Teaching with Hip Hop
As schools continue to cut down on formal music education, research is showing that they should be doing the opposite. Learning music can accelerate brain development; aid in listening and reading skills and language development; activate brain centers responsible for information processing, decision making, and focusing attention; and improve spatial reasoning.
Not every school has dozens of violins and trumpets on hand, and not every teacher has the training to create a classroom orchestra. However, no matter what subject you teach, you can bring music to your classroom, and no music is more fun and more engaging to your students than hip hop. In this article, we’ll look at the benefits of teaching hip hop and how to integrate it in a variety of classes.
The Fundamentals of Hip Hop
Hip hop is one part music, one part culture. According to the Miami Urban Contemporary Experience, hip hop breaks down into five elements:
- DJing: Kool DJ Herc blazed the trail of hip hop in the 1970s by using percussion breaks and basslines from existing music to create new sounds and rhythms. Breaking down these sounds and beats can help develop students’ listening skills.
- MCing: Another term for rapping, MCing has been passed down to us from ancient African culture and oral tradition. It involves poetic elements, rapid-fire wordplay, and storytelling techniques. MCing requires hip hop artists to be masters of language, so studying this element of hip hop can enhance your students’ verbal skills.
- Breakdance: Breakdance has been called “poetry in motion.” It combines acrobatics with gymnastics and martial arts in a way that’s sure to build your students’ kinetic skills.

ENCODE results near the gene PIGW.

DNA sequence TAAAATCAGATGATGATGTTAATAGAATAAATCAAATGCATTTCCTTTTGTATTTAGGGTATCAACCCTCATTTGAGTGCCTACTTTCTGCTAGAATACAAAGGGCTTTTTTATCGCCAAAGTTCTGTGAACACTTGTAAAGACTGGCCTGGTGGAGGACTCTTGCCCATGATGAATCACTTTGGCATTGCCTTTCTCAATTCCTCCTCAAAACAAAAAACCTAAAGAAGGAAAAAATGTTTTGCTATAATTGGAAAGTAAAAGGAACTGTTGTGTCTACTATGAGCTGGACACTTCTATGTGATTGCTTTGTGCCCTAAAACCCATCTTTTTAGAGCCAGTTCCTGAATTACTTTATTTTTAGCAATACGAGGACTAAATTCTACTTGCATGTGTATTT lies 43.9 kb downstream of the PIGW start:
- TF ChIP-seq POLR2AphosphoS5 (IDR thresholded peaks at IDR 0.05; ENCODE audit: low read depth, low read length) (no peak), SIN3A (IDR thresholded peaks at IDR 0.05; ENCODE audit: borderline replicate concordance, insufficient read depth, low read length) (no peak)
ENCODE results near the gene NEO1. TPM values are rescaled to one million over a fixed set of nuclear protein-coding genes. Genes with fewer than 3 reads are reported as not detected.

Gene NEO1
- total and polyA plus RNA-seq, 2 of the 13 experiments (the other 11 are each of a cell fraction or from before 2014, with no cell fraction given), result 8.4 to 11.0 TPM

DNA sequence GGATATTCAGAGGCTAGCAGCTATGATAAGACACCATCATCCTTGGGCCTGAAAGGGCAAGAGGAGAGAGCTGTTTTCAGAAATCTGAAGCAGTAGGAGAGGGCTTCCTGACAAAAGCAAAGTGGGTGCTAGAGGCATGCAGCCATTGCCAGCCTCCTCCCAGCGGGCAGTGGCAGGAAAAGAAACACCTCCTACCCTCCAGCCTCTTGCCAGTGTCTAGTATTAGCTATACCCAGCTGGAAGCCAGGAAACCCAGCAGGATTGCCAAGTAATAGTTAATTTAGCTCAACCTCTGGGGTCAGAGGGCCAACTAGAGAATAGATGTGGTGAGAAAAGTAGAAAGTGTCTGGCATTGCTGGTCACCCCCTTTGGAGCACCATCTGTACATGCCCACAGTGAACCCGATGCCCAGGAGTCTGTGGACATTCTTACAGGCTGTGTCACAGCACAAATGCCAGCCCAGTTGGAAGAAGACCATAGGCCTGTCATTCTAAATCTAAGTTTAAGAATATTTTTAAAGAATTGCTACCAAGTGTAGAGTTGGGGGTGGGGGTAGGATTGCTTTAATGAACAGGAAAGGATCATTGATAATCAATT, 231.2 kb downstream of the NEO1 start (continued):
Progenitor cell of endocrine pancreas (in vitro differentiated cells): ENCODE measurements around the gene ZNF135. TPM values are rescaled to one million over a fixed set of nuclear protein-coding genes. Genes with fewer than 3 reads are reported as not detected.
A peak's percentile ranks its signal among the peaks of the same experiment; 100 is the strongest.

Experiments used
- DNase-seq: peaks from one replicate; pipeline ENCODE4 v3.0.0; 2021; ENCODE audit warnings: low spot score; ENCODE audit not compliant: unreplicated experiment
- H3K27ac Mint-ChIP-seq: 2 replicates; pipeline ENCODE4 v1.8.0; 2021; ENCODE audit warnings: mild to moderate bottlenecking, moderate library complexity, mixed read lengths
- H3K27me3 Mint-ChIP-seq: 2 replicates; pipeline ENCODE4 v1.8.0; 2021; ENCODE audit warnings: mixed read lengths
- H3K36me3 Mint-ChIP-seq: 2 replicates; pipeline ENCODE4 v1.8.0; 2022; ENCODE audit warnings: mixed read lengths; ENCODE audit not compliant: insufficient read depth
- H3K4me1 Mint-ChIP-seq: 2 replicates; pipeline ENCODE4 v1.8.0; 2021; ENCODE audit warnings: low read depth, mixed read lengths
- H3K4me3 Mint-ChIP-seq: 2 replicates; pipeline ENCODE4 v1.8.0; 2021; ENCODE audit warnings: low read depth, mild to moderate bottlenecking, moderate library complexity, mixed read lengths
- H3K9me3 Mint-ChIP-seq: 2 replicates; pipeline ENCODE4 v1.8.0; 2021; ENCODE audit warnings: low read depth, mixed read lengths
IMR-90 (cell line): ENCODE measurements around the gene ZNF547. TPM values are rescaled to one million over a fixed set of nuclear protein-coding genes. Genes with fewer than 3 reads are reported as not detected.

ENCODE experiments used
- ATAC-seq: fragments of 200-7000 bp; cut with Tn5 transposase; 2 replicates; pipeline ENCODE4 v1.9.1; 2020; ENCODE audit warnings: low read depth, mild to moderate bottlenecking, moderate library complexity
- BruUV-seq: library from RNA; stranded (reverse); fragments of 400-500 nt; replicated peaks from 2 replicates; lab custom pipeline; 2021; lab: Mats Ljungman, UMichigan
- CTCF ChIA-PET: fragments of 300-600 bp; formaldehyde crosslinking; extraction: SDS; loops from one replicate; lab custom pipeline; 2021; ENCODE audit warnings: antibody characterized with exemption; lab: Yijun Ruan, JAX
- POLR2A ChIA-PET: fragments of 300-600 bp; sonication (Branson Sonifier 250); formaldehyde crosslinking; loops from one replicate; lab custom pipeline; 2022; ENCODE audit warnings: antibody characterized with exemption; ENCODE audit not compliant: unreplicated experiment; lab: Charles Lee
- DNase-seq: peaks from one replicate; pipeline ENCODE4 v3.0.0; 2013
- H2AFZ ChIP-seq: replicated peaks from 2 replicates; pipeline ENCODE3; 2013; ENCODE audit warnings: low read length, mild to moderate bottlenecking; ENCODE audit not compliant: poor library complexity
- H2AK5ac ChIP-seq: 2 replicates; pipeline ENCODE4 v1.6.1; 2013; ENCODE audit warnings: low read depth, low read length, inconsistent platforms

- Art: Hip hop has also inspired visual art—specifically graffiti. You might not want to send your students roving the streets with spray cans, but there are plenty of other ways to use hip hop to encourage your students’ visual skills.
- Knowledge of self: Many view hip hop as a driver of social change and spiritual and political consciousness. This idea of understanding oneself and reaching out to the broader community taps into social-emotional skills.
Now let’s look at activities you can incorporate into your classroom to strengthen each of these five skills.
Playing hip hop music in class is sure to catch your students’ attention, so it’s a great opportunity to have students practice their close listening skills. Choose a handful of songs and have students listen for the following musical elements:
- Rhythm: Have students tap on their desks to the beat, meter, tempo, etc.
- Dynamics: Have students point out or describe moments when the noise level changes.
- Melody: Have students identify when a song is conjunctive (smooth, easy to sing) or disjunctive (sporadic, difficult to sing).
- Harmony: Have students identify examples of dissonance (harsh-sounding harmony, musical tension) and consonance (smooth sounds, often used to release musical tension).
- Tone color or timbre: Show students how two sounds can have the same pitch, but sound different. When an instrument and a voice produce the same note on the same range, it’s a matter of tone color.